Arizona Pub. Serv. Co. v. Snead
In Arizona Pub. Serv. Co. v. Snead, 441 U.S. 141, 99 S.Ct. 1629, 60 L.Ed.2d 106 (1979), the Supreme Court dealt with the issue of whether a New Mexico state tax on electricity, which in effect applied only to electricity generated in New Mexico and sold out of state, violated a federal statute prohibiting taxes on electricity that were discriminatory against out-of-state consumers. Snead, 441 U.S. at 143-47, 99 S.Ct. at 1631-33.
The federal statute defined a discriminatory tax as one that "results, either directly or indirectly, in a greater tax burden on electricity which is generated and transmitted in interstate commerce than on electricity which is generated and transmitted in intrastate commerce." Id. at 146, 99 S.Ct. at 1632.
The state argued that an examination of New Mexico's entire tax structure was required to determine whether or not the electricity tax violated the federal statute. Id. at 149, 99 S.Ct. at 1633.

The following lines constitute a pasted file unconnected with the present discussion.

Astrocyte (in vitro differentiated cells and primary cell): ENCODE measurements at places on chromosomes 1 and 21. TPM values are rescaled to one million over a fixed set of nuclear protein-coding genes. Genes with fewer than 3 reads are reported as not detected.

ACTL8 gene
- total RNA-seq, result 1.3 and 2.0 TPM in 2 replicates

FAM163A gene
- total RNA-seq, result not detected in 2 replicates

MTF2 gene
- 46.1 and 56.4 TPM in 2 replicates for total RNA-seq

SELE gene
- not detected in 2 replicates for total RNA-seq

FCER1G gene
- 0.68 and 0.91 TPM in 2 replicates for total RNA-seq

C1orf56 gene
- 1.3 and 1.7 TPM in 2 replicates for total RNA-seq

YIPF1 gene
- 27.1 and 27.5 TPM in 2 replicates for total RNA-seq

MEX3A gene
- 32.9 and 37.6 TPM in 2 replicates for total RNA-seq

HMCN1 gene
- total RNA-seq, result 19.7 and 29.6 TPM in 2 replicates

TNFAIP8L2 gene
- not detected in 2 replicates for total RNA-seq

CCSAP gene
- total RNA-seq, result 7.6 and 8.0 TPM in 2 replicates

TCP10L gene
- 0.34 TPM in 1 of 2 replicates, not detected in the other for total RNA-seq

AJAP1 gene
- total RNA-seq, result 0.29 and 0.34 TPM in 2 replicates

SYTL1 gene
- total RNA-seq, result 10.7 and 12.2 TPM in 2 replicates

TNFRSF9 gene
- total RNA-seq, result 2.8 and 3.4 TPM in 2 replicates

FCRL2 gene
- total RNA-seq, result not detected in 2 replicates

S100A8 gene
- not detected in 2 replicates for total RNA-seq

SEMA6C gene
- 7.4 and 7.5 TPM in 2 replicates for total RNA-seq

The Supreme Court rejected this argument, saying the federal statutory provision is directed specifically at a state tax "on or with respect to the generation or transmission of electricity," not to the entire tax structure of the State. The tax imposed by New Mexico ... is concededly a tax on the generation of electricity.... To look narrowly to the type of tax the federal statute names, rather than to consider the entire tax structure of the State, is to be faithful not only to the language of that statute but also to the expressed intent of Congress in enacting it. Because the ... tax itself indirectly but necessarily discriminates against electricity sold outside New Mexico, it violates that federal statute. Id. at 149-50, 99 S.Ct. at 1634.